By Hob Broun
From the writer of internal Tube and Odditorium, a booklet of strikingly unique, convention-defying brief stories
Cardinal Numbers is a posthumous number of brilliantly enigmatic brief fiction via Hob Broun, written as a result of a respirator while the writer used to be paralyzed from the neck down. Witty and whole of minimalist shock, those tales flirt with fragment, fabulism, and university. In “Rosella, in Stages,” an previous woman’s event is movingly charted during the voice of her writing in six diverse existence stages—and in six pages, no much less. “Highspeed Linear major Street,” a standout story and an inventive credo of types, facilities on a photographer’s fixation on street existence, whereas the surreal “Finding Florida” includes a Che Guevara who turns into struck with eager for a librarian and gets a few unwelcome information from a fortune teller.
Powerfully felt in addition to mordantly humorous, Cardinal Numbers is a freshly singular contribution to the yankee brief tale.
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We can summarize the chief assumptions underlying the Christian outlook by saying they held that reality is focused in a personal God, that the mechanics of the physical world exceed our comprehension, and that the way to our salvation lies not in conquering nature but in following the commandments which God has revealed to us. It was the second of these three assumptions—that the dynamics of nature exceed man’s comprehension—which the sixteenth and seventeenth centuries began to question, thereby heralding the transition from the Christian to the modern outlook.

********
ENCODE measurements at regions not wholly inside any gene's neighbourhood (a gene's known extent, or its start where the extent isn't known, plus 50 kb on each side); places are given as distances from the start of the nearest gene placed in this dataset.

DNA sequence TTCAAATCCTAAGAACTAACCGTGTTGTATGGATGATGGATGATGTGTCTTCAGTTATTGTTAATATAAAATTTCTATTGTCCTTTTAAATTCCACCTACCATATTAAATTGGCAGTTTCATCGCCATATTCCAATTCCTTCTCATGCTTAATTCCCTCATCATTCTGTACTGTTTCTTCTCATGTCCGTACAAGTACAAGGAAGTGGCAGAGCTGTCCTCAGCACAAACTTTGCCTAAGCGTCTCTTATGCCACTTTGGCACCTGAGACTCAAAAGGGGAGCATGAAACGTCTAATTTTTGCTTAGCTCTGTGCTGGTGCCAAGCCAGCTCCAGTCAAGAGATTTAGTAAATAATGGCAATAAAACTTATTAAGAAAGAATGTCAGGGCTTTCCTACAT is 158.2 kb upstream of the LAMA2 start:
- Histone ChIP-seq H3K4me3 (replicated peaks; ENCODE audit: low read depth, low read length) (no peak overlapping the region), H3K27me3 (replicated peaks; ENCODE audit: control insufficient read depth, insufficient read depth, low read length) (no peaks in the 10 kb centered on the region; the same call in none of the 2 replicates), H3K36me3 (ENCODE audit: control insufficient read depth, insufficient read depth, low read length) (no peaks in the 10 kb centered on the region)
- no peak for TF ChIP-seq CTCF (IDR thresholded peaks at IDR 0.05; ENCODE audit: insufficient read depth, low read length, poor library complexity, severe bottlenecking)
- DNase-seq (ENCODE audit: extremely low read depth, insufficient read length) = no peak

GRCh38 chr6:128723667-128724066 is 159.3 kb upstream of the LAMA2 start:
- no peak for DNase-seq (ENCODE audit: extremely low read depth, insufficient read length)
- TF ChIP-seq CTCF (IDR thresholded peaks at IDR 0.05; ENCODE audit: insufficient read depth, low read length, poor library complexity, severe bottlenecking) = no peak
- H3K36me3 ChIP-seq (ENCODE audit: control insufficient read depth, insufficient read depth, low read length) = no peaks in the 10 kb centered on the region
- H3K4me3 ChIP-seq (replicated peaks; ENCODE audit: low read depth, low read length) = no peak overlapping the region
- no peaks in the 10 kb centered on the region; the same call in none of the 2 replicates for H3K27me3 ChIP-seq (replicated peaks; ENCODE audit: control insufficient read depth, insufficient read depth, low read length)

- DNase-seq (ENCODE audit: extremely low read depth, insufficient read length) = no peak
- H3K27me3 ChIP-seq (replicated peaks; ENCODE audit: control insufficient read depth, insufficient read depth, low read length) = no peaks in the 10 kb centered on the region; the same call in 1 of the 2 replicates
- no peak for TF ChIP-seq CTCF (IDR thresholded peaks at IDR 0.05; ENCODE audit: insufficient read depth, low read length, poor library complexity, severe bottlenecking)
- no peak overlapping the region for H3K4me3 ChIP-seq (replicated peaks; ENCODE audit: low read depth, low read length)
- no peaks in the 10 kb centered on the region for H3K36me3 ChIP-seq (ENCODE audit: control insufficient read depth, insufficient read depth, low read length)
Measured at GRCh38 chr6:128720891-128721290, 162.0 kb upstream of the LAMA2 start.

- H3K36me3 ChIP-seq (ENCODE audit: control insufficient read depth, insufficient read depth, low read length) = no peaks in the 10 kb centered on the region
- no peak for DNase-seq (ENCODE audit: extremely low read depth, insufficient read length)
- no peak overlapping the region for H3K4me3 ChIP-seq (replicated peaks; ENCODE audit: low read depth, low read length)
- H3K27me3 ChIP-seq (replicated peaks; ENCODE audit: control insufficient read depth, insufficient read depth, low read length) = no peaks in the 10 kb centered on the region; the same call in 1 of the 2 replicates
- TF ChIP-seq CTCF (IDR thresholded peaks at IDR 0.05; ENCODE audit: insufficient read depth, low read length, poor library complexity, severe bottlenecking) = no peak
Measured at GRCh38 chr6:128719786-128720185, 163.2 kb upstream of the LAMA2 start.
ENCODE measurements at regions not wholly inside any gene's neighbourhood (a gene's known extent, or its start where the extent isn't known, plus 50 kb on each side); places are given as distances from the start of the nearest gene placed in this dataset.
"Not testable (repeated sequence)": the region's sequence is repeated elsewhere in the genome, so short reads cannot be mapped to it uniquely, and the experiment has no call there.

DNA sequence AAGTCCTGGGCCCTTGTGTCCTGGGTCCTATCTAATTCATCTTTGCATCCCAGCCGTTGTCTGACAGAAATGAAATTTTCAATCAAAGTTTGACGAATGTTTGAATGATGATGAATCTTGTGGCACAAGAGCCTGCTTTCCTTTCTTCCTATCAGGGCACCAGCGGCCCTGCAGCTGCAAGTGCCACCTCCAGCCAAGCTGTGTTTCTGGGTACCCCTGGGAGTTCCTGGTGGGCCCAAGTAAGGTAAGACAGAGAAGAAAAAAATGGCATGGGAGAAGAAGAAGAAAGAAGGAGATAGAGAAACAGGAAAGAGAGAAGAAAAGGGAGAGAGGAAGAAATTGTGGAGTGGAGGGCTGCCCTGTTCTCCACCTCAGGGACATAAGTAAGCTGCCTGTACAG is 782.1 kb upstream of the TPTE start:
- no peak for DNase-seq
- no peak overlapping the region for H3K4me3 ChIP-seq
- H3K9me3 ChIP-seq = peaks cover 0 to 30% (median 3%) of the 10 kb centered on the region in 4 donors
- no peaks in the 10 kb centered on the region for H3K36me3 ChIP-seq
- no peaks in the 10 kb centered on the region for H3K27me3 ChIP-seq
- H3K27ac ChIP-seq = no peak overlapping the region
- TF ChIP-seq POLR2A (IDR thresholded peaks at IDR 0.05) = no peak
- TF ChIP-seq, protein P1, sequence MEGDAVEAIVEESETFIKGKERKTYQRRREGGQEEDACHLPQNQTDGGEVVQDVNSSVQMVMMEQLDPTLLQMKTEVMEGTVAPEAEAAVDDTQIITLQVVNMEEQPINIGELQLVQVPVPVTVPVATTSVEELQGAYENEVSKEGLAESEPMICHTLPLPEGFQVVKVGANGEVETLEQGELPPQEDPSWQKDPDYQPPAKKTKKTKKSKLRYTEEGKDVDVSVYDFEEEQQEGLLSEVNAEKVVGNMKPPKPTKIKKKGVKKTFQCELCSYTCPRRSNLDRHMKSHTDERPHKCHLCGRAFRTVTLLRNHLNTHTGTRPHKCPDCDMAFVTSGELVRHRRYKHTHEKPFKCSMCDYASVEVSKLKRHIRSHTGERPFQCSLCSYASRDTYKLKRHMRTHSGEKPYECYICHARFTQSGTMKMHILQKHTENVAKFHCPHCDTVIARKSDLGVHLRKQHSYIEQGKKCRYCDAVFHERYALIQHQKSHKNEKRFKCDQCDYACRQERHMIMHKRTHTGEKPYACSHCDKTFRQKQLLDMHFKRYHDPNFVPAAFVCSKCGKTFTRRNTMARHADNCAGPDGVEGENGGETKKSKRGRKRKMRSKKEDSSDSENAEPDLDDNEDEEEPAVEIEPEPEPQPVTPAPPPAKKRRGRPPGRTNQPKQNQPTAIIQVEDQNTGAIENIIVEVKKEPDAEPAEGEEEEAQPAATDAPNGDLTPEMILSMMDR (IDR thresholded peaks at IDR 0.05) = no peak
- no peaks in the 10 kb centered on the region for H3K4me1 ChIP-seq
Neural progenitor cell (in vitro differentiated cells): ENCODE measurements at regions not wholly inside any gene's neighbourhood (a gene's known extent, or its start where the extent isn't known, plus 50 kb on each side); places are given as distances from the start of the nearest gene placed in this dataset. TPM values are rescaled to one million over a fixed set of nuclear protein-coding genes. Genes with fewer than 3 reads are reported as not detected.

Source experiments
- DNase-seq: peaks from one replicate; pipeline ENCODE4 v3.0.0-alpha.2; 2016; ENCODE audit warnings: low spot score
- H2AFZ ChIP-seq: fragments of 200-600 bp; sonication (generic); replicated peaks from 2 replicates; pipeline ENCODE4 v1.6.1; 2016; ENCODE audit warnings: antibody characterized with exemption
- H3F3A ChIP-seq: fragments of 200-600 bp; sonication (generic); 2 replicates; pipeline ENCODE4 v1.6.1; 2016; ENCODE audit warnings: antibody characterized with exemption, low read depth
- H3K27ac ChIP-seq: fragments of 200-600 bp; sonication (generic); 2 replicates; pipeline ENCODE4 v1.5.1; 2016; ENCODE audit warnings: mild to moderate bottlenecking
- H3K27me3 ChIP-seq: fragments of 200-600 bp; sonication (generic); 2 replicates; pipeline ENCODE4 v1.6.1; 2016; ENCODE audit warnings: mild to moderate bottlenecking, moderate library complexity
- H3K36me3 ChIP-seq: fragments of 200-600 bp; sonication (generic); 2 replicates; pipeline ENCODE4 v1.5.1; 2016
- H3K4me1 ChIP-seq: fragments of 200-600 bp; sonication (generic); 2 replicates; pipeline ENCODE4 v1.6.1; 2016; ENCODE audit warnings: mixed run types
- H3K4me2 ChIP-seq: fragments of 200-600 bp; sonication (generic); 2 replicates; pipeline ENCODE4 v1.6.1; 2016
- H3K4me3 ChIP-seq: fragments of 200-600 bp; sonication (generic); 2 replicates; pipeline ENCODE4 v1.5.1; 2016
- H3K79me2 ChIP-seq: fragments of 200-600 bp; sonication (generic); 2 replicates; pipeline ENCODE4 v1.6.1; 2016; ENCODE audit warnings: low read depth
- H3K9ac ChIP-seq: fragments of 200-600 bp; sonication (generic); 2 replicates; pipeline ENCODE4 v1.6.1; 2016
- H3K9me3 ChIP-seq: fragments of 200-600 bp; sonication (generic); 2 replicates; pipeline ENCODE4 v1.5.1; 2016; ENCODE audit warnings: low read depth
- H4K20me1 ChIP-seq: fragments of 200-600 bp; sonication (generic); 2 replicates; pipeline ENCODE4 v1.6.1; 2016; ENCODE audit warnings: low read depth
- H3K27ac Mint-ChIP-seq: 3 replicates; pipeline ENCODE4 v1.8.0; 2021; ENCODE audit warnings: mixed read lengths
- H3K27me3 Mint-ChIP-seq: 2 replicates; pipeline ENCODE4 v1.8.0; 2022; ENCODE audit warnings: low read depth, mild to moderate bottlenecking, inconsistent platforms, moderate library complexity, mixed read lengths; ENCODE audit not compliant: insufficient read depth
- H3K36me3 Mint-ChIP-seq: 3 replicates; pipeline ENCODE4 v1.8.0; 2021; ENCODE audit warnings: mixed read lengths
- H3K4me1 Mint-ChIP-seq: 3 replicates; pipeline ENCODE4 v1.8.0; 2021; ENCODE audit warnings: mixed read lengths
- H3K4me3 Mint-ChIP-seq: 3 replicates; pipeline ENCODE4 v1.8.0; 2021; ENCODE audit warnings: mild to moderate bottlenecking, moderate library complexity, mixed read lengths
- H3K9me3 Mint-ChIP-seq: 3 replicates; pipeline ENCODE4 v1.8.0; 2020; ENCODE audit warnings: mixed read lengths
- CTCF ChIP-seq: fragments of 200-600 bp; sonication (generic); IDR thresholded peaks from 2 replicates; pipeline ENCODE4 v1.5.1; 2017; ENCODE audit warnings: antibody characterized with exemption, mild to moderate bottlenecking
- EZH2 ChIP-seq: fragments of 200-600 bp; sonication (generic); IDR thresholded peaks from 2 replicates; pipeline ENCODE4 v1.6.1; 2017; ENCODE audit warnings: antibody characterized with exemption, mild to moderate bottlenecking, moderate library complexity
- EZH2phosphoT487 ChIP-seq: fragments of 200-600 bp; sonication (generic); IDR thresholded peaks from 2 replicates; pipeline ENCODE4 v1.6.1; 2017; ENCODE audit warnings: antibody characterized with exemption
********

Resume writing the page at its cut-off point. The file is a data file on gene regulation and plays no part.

That it is articulated goes without saying. Here arises the first criticism of the project. Granted that life needs orientation and that in Homo sapiens the mind figures in effecting it, isn’t it better that the mind effect it concretely, through stories instead of abstractions? ) The answer is: yes, up to a point. The vividness, immediacy, and drama of stories, all made possible by their concreteness, give them the edge in every respect save one. When one foundational story collides with another that differs from it—which is to say: when one tribe or civilization encounters another, or when within a given civilization a story arises to challenge its original, founding one, producing thereby a crisis in the body politic—stories provide no court of appeal.
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Cardinal Numbers: Stories by Hob Broun